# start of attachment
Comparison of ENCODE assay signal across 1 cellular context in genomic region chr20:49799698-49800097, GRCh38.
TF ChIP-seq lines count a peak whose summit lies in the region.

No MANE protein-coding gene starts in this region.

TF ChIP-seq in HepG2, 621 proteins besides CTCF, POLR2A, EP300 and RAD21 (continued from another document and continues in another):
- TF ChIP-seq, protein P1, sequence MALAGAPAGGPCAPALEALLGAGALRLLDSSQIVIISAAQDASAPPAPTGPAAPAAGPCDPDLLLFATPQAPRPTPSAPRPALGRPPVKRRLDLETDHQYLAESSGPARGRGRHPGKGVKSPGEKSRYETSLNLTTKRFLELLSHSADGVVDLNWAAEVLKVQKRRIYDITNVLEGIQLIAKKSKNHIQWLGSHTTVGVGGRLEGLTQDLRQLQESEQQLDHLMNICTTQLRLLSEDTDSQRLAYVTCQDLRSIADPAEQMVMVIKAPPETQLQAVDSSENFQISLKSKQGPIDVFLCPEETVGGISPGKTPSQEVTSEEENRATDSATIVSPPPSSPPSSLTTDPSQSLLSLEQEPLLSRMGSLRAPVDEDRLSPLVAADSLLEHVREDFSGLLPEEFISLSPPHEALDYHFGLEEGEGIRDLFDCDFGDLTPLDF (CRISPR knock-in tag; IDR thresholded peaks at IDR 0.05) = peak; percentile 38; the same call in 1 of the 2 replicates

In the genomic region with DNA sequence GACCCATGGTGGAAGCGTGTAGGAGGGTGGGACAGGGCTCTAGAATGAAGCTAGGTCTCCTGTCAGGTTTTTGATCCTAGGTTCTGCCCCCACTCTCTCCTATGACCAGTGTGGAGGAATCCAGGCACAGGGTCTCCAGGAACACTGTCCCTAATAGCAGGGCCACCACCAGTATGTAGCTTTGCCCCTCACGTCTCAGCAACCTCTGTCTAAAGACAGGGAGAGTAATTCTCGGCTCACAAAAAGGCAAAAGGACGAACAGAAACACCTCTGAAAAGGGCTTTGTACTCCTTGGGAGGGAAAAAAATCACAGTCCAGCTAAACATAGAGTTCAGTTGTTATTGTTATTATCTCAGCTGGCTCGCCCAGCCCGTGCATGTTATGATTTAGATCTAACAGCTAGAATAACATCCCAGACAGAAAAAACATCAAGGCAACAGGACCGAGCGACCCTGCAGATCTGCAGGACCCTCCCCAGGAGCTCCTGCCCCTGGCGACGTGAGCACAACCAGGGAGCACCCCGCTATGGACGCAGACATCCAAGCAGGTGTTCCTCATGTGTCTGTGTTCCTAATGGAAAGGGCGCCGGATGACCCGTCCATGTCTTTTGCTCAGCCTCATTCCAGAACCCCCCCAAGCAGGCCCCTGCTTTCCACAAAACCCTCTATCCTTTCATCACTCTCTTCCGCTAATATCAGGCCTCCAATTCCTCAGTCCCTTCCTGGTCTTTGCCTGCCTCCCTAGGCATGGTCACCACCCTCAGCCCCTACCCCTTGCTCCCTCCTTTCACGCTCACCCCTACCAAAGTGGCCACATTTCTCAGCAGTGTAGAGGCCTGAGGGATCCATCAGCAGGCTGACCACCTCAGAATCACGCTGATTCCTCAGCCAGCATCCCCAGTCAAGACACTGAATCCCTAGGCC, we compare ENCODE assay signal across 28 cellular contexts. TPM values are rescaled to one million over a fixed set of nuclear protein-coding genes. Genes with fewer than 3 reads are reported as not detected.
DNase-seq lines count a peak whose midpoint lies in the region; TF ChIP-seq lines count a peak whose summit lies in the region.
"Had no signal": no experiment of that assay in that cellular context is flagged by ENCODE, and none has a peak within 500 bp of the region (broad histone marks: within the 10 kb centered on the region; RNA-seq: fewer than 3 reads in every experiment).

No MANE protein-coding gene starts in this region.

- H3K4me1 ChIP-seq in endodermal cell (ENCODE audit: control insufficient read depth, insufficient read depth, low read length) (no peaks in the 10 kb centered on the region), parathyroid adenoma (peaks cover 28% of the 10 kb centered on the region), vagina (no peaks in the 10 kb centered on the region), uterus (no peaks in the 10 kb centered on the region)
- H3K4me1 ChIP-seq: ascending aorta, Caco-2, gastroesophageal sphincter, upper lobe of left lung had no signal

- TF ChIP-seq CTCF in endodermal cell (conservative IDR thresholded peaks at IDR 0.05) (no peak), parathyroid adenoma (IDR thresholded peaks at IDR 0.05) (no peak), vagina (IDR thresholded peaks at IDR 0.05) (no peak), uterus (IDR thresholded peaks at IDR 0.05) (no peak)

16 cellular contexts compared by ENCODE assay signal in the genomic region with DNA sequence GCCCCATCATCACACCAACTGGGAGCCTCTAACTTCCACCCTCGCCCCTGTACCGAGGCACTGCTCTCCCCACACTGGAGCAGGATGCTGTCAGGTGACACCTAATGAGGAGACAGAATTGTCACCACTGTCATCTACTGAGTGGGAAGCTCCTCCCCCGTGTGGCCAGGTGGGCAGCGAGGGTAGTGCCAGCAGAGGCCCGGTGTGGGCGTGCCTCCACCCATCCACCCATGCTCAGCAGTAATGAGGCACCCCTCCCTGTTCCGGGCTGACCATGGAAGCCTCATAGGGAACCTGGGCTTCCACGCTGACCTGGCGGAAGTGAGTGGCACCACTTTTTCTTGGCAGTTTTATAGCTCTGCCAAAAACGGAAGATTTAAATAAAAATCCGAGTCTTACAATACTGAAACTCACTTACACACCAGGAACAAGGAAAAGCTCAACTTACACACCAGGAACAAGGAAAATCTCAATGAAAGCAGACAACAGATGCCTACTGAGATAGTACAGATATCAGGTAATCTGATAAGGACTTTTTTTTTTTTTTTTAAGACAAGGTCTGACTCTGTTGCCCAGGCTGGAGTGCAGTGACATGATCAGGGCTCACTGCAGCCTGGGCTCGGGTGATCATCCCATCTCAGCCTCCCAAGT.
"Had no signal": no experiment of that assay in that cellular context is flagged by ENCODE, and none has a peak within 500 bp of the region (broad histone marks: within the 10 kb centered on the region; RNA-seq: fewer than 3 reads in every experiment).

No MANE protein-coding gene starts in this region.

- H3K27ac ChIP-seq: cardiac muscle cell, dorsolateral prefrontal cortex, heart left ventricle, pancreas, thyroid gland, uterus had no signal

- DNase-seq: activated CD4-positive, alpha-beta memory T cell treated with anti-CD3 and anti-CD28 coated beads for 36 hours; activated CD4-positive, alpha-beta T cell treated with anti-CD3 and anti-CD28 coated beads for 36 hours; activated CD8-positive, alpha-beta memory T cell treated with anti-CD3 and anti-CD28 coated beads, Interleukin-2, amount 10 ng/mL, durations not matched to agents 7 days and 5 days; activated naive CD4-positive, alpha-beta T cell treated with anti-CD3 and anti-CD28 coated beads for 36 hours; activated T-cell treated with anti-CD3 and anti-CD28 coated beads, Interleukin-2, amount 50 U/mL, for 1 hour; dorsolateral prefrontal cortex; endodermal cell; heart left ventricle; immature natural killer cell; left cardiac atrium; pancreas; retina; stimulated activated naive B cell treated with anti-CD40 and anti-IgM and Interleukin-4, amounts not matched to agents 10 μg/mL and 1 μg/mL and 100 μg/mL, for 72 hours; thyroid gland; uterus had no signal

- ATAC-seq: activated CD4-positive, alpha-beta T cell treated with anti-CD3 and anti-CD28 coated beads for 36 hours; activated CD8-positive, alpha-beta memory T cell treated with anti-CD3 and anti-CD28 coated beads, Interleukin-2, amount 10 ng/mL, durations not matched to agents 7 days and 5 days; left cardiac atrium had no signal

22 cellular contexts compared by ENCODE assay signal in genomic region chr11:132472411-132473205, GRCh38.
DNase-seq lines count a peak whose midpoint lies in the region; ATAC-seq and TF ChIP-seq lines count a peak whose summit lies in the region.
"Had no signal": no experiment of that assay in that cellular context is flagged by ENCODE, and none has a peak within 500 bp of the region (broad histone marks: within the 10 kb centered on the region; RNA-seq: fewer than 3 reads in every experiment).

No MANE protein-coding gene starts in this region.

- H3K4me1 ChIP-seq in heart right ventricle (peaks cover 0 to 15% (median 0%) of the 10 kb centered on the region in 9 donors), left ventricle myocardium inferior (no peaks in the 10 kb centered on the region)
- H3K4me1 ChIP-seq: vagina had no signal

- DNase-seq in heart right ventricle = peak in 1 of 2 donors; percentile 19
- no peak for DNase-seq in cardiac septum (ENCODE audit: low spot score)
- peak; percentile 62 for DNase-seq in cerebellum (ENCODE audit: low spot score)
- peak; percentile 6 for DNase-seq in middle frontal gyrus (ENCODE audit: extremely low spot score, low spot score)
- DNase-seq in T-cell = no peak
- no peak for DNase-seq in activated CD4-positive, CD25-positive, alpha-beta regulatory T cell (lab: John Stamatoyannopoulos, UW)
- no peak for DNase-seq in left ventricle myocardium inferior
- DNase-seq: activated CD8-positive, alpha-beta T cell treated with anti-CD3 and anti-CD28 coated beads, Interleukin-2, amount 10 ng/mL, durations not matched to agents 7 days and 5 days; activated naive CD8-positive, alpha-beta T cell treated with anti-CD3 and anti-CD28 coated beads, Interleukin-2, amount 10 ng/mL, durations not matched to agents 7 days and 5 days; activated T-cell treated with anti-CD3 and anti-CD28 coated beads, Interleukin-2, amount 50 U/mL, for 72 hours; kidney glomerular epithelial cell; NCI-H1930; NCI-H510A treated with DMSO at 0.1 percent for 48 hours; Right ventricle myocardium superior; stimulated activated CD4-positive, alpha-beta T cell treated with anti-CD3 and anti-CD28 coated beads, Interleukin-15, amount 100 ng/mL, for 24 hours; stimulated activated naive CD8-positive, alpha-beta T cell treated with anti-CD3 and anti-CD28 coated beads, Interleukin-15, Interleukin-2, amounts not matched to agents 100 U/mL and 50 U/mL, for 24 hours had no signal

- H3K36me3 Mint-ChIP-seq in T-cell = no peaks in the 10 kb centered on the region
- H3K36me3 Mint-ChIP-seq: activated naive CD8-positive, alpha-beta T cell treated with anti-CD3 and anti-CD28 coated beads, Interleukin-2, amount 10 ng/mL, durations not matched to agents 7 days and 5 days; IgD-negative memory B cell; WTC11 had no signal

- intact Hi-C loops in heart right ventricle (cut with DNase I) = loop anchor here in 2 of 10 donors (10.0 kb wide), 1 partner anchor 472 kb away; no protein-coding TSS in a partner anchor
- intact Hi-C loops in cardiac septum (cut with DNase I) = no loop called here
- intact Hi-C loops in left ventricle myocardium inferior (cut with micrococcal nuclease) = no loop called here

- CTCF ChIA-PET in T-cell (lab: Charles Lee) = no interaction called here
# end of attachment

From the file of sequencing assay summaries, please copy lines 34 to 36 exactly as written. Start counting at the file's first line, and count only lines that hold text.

- H3K36me3 Mint-ChIP-seq: activated naive CD8-positive, alpha-beta T cell treated with anti-CD3 and anti-CD28 coated beads, Interleukin-2, amount 10 ng/mL, durations not matched to agents 7 days and 5 days; IgD-negative memory B cell; WTC11 had no signal

- intact Hi-C loops in heart right ventricle (cut with DNase I) = loop anchor here in 2 of 10 donors (10.0 kb wide), 1 partner anchor 472 kb away; no protein-coding TSS in a partner anchor
- intact Hi-C loops in cardiac septum (cut with DNase I) = no loop called here